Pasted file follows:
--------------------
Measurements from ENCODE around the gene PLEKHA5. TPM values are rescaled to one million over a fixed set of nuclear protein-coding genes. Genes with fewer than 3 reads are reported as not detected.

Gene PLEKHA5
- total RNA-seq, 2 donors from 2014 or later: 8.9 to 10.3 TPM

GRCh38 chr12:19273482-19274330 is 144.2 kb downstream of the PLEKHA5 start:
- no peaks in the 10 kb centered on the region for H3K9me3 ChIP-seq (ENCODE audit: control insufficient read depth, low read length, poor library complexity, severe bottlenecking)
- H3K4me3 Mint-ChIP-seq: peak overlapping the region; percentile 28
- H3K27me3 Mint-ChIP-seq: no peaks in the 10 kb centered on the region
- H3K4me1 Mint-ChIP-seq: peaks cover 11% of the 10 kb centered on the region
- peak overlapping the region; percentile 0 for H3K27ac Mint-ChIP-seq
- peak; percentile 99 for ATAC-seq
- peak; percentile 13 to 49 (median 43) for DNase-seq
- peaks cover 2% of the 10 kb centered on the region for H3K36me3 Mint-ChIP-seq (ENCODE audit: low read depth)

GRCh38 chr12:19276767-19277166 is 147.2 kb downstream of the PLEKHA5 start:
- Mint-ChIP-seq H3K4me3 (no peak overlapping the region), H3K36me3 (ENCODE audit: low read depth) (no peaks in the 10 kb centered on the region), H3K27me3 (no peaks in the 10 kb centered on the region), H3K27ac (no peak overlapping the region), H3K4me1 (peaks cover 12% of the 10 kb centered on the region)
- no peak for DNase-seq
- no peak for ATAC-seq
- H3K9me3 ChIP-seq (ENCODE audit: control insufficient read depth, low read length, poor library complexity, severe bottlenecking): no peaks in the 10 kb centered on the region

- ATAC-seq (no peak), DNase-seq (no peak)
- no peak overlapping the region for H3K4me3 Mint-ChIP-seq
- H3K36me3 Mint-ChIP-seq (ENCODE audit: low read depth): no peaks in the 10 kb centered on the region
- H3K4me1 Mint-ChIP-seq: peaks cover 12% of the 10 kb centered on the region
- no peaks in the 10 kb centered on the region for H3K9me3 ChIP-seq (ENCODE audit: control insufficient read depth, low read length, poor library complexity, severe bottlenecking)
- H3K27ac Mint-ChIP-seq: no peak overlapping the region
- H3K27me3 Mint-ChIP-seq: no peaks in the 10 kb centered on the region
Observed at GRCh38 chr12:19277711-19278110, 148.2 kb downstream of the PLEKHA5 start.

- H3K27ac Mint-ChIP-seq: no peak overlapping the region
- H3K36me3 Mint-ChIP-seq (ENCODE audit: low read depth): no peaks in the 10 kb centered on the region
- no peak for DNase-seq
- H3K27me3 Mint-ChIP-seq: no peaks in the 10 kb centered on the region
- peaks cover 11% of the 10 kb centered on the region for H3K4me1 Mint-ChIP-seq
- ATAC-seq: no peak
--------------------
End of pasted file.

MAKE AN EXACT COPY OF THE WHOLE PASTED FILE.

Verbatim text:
Measurements from ENCODE around the gene PLEKHA5. TPM values are rescaled to one million over a fixed set of nuclear protein-coding genes. Genes with fewer than 3 reads are reported as not detected.

Gene PLEKHA5
- total RNA-seq, 2 donors from 2014 or later: 8.9 to 10.3 TPM

GRCh38 chr12:19273482-19274330 is 144.2 kb downstream of the PLEKHA5 start:
- no peaks in the 10 kb centered on the region for H3K9me3 ChIP-seq (ENCODE audit: control insufficient read depth, low read length, poor library complexity, severe bottlenecking)
- H3K4me3 Mint-ChIP-seq: peak overlapping the region; percentile 28
- H3K27me3 Mint-ChIP-seq: no peaks in the 10 kb centered on the region
- H3K4me1 Mint-ChIP-seq: peaks cover 11% of the 10 kb centered on the region
- peak overlapping the region; percentile 0 for H3K27ac Mint-ChIP-seq
- peak; percentile 99 for ATAC-seq
- peak; percentile 13 to 49 (median 43) for DNase-seq
- peaks cover 2% of the 10 kb centered on the region for H3K36me3 Mint-ChIP-seq (ENCODE audit: low read depth)

GRCh38 chr12:19276767-19277166 is 147.2 kb downstream of the PLEKHA5 start:
- Mint-ChIP-seq H3K4me3 (no peak overlapping the region), H3K36me3 (ENCODE audit: low read depth) (no peaks in the 10 kb centered on the region), H3K27me3 (no peaks in the 10 kb centered on the region), H3K27ac (no peak overlapping the region), H3K4me1 (peaks cover 12% of the 10 kb centered on the region)
- no peak for DNase-seq
- no peak for ATAC-seq
- H3K9me3 ChIP-seq (ENCODE audit: control insufficient read depth, low read length, poor library complexity, severe bottlenecking): no peaks in the 10 kb centered on the region

- ATAC-seq (no peak), DNase-seq (no peak)
- no peak overlapping the region for H3K4me3 Mint-ChIP-seq
- H3K36me3 Mint-ChIP-seq (ENCODE audit: low read depth): no peaks in the 10 kb centered on the region
- H3K4me1 Mint-ChIP-seq: peaks cover 12% of the 10 kb centered on the region
- no peaks in the 10 kb centered on the region for H3K9me3 ChIP-seq (ENCODE audit: control insufficient read depth, low read length, poor library complexity, severe bottlenecking)
- H3K27ac Mint-ChIP-seq: no peak overlapping the region
- H3K27me3 Mint-ChIP-seq: no peaks in the 10 kb centered on the region
Observed at GRCh38 chr12:19277711-19278110, 148.2 kb downstream of the PLEKHA5 start.

- H3K27ac Mint-ChIP-seq: no peak overlapping the region
- H3K36me3 Mint-ChIP-seq (ENCODE audit: low read depth): no peaks in the 10 kb centered on the region
- no peak for DNase-seq
- H3K27me3 Mint-ChIP-seq: no peaks in the 10 kb centered on the region
- peaks cover 11% of the 10 kb centered on the region for H3K4me1 Mint-ChIP-seq
- ATAC-seq: no peak